• consider whether the startup should be defined as For Profit or Social Enterprise. I teach students about social enterprises and how they are an increasing business model.
  • identify, contact, negotiate and formalise potential partnerships with existing organisations
  • conduct comparative market analysis. It is important to ensure that their app idea has a useful or interesting difference to similar apps on the market. Analysing the market may also help the teams think of more innovative ways to improve their app.
  • wireframe the app. This is where the team designs the skeleton or blueprint of how their app will look like. This allows developers to organise elements on app screens, consider app element placement and the ease of functionality. The wireframe process is iterative; teams initially sketch out wireframes on a whiteboard, they don’t like how the screen looks or they realise that a certain design is difficult to setup in the development stage, then they tweak/edit the wireframe.
  • learn to program. Most students use MIT App Inventor but the Blue Screen team learned to use xCode (Apple Mac). It’s pretty magical when 14-16 year old students decide on their own to learn a text-based programming language for the competition.
  • prototype the app. Repeatedly test the functionality of the app, tweak the code, test the functionality of the app again, test for the effectiveness of the User Interface (UI) and the User Experience (UX), tweak/add code, change app screen layout etc., and repeat!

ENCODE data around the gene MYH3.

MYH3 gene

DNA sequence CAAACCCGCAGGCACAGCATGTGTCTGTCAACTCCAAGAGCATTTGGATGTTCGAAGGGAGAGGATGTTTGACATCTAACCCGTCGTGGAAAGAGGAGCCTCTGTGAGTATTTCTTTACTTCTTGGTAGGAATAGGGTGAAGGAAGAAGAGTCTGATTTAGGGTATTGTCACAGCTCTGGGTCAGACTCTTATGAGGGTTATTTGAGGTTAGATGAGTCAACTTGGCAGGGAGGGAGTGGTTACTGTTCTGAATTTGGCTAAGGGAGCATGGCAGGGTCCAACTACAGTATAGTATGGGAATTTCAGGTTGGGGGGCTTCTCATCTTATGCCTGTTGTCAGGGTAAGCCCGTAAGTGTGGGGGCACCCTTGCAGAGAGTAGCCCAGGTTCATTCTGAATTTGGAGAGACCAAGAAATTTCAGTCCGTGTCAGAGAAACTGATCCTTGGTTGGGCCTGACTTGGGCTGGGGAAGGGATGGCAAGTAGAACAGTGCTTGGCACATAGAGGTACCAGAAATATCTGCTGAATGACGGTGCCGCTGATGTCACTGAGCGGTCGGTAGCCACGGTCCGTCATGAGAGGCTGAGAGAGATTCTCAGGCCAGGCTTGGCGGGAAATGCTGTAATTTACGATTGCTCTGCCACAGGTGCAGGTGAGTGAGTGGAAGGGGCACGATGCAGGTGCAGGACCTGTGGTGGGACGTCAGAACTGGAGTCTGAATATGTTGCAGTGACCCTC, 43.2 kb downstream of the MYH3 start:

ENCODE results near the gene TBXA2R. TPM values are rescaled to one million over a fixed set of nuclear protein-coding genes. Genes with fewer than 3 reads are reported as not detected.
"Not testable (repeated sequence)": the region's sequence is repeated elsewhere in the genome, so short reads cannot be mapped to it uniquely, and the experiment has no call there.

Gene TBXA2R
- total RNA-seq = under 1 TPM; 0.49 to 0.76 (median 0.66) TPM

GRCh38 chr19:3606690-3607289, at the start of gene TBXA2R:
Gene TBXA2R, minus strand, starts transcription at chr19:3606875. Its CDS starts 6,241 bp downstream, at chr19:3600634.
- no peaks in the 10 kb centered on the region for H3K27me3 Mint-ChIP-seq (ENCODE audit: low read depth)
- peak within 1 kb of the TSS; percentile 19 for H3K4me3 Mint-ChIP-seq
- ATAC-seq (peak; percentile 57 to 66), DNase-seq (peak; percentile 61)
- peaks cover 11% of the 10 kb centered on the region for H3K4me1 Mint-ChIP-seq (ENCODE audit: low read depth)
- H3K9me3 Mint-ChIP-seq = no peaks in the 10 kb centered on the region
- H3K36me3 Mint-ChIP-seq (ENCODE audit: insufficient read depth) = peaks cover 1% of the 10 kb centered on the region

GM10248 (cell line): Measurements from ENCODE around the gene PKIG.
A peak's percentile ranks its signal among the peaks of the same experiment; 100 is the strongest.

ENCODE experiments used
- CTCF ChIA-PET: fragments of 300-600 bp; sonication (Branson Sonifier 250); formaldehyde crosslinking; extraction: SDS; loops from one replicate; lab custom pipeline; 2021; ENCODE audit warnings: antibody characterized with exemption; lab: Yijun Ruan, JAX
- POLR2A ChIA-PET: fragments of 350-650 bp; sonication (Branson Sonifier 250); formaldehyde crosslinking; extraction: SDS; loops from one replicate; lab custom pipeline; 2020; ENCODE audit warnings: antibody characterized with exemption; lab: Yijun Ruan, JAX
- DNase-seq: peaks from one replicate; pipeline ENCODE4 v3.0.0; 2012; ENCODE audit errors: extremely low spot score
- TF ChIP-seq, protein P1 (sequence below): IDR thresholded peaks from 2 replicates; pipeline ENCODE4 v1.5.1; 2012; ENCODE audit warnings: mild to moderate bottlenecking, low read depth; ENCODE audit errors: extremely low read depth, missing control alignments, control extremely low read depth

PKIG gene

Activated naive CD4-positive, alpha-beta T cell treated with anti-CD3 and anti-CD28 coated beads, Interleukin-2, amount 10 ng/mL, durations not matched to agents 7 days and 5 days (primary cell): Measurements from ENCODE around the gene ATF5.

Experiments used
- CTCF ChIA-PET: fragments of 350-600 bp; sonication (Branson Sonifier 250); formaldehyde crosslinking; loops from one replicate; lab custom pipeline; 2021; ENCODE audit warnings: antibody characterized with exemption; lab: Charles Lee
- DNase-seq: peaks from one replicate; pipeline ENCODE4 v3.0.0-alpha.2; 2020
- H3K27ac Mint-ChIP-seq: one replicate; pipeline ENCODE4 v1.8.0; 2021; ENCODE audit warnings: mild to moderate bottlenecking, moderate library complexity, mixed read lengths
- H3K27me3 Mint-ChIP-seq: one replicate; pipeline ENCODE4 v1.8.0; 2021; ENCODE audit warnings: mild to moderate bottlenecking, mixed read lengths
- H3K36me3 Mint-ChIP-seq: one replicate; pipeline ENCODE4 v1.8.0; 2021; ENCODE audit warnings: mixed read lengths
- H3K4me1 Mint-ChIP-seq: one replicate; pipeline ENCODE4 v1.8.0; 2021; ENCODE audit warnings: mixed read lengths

• prepare a pitch video. Take video of skits, presentations and ensure each team member is included. Mash-up the video, images, text and music, to create a professional pitch video that will highlight the purpose and function of the app.

Tech Girls are Superheroes 2018 Ambassadors and Tech Girls are Superheroes 2017 UN Education Award

This year I coached four teams in the Tech Girls are Superheroes 2017 competition.  I am proud of all the girls in each team; this is not an easy competition and yet each team submitted an entry.  The Blue Screen team were one of three QLD Finalists; woohoo!  The team members were so excited to attend the QLD/National Showcase event recently at The Cube, QUT.  The Blue Screen team didn’t win but they are already thinking about how they can do better in this competition next year.  The team have now been named as Tech Girls are Superheroes 2018 Ambassadors, which is wonderful because I already see how younger girls at school view Tech Girls are Superheroes students as role models. My hope is that younger girls will see the positive impact an entrepreneurial competition and digital technologies can have on women.